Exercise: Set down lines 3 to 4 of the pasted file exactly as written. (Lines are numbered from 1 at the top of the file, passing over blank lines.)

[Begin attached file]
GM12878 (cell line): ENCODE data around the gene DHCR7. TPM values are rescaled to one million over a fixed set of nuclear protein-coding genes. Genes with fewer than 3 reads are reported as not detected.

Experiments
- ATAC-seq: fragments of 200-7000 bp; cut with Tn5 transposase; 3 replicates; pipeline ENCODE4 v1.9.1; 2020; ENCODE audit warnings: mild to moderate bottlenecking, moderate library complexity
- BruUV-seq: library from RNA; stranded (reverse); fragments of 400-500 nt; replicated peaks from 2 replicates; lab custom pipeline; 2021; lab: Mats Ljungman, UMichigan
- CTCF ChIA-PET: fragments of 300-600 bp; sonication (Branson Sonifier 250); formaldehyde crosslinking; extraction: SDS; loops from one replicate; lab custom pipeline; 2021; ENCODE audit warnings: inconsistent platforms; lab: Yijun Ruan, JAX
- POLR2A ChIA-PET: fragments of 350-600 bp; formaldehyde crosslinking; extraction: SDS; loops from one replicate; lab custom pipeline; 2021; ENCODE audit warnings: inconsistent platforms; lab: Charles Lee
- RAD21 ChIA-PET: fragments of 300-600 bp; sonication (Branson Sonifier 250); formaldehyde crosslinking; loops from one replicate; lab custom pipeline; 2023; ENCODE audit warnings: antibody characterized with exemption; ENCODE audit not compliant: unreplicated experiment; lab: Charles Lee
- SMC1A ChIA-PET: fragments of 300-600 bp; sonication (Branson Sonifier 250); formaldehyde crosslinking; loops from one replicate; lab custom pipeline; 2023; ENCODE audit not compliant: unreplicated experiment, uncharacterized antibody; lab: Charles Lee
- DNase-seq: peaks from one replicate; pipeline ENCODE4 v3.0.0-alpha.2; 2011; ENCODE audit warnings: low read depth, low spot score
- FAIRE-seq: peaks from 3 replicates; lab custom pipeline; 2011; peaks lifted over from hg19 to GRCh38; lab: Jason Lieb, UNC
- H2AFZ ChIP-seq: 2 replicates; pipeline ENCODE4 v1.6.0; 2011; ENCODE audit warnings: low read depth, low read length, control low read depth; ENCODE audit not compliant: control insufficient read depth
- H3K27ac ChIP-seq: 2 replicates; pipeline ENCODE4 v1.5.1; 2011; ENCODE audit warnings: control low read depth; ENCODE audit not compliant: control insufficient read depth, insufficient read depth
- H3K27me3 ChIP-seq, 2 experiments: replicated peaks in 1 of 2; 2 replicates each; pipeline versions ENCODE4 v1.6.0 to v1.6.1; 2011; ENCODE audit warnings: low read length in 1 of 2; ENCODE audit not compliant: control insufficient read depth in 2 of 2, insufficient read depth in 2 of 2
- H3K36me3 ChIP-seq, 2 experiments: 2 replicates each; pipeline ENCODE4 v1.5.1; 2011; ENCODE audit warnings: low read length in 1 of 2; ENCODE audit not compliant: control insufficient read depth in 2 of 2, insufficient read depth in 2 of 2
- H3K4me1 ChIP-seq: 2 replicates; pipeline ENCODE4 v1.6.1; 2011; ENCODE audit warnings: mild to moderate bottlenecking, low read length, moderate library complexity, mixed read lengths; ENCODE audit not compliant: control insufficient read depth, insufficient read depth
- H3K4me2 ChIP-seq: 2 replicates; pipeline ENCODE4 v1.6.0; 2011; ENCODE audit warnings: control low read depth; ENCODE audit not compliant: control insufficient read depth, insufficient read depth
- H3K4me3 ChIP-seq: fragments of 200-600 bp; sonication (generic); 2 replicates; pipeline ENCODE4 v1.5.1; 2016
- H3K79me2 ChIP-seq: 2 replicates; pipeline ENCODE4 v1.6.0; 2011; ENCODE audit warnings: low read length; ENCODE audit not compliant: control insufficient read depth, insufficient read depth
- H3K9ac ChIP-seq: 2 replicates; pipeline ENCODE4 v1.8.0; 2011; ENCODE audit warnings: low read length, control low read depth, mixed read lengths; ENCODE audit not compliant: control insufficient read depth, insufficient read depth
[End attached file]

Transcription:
- ATAC-seq: fragments of 200-7000 bp; cut with Tn5 transposase; 3 replicates; pipeline ENCODE4 v1.9.1; 2020; ENCODE audit warnings: mild to moderate bottlenecking, moderate library complexity
- BruUV-seq: library from RNA; stranded (reverse); fragments of 400-500 nt; replicated peaks from 2 replicates; lab custom pipeline; 2021; lab: Mats Ljungman, UMichigan